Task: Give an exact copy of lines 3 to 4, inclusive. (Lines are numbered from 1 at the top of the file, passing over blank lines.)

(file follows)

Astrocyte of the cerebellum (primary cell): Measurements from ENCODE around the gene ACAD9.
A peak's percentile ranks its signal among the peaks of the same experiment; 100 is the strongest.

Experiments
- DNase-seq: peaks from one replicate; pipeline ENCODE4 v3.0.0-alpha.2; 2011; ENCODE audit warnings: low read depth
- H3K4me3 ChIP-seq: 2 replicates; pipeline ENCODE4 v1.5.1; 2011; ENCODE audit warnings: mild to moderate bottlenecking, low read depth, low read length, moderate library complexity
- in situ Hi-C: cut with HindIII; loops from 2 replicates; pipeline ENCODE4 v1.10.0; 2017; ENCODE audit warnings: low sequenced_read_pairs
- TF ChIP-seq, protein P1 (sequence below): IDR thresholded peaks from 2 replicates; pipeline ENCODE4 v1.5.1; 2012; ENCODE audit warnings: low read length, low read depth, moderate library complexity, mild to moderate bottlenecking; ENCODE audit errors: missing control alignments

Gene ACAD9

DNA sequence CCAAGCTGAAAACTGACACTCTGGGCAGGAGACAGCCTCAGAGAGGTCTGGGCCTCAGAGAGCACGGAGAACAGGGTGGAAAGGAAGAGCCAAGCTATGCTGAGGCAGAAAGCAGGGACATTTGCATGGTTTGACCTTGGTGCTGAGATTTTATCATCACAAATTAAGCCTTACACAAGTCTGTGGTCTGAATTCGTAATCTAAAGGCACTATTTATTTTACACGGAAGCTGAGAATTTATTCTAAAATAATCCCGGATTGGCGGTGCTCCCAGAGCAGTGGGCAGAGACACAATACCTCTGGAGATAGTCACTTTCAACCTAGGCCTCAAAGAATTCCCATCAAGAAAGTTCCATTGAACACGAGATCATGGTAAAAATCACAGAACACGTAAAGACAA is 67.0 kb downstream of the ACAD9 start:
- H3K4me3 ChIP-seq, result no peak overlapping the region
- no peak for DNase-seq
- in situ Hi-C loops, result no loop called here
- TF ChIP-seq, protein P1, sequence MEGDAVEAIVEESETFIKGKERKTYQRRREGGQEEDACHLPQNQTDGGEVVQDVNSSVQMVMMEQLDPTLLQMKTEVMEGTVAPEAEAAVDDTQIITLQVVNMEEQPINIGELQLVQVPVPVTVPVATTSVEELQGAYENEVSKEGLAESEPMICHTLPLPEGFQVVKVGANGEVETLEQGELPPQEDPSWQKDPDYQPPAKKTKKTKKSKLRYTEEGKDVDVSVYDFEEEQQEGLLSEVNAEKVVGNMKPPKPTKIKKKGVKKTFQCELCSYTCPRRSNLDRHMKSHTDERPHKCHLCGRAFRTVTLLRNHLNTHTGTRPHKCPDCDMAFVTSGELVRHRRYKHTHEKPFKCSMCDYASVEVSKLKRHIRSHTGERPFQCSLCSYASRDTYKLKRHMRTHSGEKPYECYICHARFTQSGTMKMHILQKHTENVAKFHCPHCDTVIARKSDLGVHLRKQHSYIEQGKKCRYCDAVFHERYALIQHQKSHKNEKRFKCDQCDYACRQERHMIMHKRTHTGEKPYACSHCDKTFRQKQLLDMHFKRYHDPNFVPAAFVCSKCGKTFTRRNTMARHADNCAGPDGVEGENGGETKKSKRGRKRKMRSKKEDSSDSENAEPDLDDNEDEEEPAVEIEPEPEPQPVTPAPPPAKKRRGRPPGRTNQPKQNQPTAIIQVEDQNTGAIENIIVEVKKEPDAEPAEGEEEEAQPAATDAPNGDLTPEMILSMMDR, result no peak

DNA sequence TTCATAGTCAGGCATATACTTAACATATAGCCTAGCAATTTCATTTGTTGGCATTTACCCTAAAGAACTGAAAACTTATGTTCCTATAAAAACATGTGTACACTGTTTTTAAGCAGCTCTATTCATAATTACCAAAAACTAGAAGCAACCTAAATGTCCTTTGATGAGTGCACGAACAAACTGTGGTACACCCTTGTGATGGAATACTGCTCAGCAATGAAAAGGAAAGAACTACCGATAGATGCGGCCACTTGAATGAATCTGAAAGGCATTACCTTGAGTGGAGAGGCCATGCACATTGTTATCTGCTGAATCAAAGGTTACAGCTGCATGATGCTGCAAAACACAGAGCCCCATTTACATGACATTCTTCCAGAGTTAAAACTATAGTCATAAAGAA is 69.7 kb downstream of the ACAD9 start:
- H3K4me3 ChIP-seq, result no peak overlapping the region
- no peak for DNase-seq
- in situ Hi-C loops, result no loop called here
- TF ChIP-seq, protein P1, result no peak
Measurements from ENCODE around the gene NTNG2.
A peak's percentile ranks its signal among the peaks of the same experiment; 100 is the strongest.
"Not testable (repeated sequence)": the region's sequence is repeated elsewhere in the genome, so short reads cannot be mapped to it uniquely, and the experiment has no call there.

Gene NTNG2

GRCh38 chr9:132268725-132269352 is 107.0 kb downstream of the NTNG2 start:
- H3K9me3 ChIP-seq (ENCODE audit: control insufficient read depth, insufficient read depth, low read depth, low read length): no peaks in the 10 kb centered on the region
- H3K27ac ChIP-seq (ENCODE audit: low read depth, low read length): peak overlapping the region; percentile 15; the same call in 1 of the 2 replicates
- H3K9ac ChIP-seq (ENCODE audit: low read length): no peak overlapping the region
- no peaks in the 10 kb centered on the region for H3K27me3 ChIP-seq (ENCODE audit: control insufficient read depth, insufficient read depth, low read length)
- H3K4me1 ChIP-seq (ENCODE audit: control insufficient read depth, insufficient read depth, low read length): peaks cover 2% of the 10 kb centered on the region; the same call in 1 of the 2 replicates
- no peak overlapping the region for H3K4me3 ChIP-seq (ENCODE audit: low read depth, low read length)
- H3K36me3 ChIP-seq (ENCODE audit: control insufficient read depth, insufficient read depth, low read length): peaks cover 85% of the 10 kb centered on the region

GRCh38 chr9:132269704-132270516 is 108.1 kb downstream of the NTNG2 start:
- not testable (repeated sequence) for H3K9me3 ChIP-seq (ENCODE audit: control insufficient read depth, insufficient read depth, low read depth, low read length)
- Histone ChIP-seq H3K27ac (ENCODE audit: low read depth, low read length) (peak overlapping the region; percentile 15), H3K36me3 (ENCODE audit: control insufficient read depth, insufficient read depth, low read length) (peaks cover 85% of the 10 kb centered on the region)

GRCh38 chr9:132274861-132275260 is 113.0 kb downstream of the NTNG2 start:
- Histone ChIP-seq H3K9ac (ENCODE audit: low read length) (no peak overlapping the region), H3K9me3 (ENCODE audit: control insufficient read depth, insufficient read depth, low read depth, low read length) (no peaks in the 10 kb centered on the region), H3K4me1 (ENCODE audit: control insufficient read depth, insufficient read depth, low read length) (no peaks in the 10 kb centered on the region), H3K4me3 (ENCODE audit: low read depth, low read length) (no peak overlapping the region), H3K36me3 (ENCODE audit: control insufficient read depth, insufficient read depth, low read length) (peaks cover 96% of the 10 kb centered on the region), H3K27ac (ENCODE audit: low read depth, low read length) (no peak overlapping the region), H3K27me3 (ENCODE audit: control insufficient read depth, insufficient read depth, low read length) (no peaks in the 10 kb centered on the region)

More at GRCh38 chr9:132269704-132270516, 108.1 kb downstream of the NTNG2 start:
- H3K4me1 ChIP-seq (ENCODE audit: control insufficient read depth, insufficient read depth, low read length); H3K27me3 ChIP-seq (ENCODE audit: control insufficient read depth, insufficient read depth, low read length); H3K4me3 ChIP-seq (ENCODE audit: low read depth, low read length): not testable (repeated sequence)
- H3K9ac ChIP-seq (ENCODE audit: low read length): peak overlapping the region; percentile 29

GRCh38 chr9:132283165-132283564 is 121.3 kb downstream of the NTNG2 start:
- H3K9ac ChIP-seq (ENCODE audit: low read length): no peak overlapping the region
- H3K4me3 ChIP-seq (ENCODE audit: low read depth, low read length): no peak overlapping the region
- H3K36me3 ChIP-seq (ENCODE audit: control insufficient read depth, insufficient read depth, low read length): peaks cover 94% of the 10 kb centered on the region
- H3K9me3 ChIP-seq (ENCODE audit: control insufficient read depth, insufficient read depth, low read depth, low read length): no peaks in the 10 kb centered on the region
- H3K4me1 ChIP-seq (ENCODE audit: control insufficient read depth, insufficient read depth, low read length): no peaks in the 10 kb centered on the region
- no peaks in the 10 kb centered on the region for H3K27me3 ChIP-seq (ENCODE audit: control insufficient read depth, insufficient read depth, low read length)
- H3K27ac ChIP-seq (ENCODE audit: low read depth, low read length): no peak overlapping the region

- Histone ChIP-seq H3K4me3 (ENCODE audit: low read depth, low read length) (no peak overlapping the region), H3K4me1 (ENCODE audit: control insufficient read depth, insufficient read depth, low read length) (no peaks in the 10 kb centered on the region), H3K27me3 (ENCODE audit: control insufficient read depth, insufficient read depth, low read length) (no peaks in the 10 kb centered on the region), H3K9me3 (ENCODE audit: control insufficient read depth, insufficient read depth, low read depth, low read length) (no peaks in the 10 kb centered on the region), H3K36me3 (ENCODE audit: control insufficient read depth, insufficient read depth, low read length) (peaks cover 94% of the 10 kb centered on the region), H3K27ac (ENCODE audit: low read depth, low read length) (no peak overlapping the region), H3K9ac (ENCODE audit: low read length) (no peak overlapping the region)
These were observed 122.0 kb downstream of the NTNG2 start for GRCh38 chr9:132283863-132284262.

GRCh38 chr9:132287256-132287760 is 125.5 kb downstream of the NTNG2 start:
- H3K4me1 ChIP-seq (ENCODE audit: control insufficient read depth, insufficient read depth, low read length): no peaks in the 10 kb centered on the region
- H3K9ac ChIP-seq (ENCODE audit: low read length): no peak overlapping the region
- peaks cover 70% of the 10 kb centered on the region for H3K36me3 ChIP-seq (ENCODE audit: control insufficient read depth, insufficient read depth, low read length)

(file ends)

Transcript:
Experiments
- DNase-seq: peaks from one replicate; pipeline ENCODE4 v3.0.0-alpha.2; 2011; ENCODE audit warnings: low read depth